Located in the hilly Roxbury Highlands neighborhood, this former residential property is now part of the Emmanuel College campus. Perched along a ridge, with views of downtown Boston, the two-story Italianate house (1844) was the residence of newspaper editor and abolitionist William Lloyd Garrison from 1864 until his death in 1879. The 1.65-acre campus faces Highland Park Street but is set back by both distance and elevation. The historic residence is accessed via a driveway and a winding set of stairs. Fronting the campus, along its eastern perimeter, is St. Monica’s Park, a small terraced garden at the base of the ridge that includes a prominent outcrop of Roxbury Puddingstone and provides a wooded buffer between the property and the neighborhood.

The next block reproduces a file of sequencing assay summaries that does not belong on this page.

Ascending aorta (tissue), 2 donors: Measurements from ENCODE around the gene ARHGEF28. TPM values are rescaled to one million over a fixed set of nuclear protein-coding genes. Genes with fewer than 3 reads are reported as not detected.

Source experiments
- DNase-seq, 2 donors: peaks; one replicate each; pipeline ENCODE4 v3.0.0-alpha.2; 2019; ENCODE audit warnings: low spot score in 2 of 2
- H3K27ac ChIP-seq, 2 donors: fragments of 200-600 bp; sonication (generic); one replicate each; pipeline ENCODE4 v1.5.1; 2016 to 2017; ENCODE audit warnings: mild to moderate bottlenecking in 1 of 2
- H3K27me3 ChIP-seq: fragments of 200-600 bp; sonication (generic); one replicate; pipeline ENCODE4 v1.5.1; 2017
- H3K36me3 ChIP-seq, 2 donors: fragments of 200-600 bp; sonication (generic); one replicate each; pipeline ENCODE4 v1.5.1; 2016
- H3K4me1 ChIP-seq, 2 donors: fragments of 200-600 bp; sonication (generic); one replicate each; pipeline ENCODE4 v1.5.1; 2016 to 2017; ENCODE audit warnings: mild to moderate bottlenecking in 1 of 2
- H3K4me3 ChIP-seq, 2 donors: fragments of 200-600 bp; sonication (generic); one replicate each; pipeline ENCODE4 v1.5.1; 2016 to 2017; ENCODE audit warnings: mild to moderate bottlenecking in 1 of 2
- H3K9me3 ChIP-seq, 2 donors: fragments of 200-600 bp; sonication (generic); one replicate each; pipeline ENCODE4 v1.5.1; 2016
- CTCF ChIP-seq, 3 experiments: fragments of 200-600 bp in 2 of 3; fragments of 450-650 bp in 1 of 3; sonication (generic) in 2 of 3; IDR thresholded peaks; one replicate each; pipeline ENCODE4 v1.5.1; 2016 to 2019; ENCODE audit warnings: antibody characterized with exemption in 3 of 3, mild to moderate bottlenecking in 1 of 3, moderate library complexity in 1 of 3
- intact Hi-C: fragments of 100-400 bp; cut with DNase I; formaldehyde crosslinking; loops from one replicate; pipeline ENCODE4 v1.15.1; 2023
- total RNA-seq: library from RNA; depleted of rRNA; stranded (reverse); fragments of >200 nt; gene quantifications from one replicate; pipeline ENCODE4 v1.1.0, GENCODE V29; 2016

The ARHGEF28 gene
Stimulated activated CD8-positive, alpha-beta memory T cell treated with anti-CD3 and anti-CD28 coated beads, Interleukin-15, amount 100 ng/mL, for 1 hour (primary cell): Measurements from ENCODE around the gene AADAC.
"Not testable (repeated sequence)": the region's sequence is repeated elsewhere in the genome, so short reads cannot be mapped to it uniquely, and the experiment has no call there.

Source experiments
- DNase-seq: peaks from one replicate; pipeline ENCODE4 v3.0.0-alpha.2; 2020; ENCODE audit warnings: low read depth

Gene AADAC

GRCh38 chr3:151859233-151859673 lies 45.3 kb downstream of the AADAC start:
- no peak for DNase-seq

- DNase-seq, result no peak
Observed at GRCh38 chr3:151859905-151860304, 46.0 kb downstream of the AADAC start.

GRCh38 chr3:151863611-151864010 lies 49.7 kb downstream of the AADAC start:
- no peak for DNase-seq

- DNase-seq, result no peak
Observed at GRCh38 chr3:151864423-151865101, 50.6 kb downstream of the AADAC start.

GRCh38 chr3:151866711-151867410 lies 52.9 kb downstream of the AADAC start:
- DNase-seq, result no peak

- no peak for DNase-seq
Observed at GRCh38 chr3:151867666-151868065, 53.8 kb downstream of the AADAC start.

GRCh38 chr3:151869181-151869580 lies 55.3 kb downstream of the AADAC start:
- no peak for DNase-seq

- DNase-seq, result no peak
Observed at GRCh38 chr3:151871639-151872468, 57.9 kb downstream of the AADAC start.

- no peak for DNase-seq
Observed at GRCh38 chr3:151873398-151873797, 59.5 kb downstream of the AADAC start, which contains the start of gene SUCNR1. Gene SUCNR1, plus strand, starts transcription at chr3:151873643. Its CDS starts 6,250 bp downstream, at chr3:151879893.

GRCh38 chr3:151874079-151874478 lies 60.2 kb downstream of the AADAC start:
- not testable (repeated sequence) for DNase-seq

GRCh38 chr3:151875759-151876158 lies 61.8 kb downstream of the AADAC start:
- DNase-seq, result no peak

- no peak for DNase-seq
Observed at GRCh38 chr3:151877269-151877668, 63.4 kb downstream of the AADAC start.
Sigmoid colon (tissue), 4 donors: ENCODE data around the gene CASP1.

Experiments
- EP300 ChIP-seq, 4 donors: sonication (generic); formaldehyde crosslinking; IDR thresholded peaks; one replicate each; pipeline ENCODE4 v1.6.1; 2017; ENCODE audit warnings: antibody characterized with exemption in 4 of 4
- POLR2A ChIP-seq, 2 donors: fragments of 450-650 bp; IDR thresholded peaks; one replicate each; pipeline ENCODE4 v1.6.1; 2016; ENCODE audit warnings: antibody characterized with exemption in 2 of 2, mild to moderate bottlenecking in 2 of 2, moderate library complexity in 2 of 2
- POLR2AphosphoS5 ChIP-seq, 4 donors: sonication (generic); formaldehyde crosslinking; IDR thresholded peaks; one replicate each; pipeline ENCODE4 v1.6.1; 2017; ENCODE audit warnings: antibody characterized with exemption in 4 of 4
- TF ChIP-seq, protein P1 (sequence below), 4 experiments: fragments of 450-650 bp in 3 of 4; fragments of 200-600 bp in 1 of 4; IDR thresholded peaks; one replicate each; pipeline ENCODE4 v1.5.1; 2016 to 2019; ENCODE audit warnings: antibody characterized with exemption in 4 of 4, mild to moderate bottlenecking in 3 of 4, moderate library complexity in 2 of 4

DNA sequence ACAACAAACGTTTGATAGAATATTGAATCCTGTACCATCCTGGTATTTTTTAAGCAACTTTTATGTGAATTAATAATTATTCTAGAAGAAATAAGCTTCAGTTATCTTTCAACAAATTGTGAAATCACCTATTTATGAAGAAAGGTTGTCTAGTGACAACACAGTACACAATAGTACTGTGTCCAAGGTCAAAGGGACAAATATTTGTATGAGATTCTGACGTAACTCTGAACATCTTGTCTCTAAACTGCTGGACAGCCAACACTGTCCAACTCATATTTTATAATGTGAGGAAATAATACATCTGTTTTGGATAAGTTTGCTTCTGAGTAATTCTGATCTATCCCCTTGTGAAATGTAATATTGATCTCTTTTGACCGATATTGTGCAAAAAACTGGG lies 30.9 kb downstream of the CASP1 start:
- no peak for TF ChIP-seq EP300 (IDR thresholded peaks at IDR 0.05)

The Garrison House was acquired by St. Margaret's Convent in 1904. They built several additional structures on the grounds, including a hospital for chronically ill African American women and children (known as St. Monica’s Home). Emmanuel College purchased the property in 2012 and has constructed a chapel, a library, a conference center, and meeting and office spaces. The original residence and carriage house were designated National Historical Landmarks in 1965, listed in the National Register of Historic Places in 1966, and became contributing properties in the Roxbury Highlands Historic District in 1989.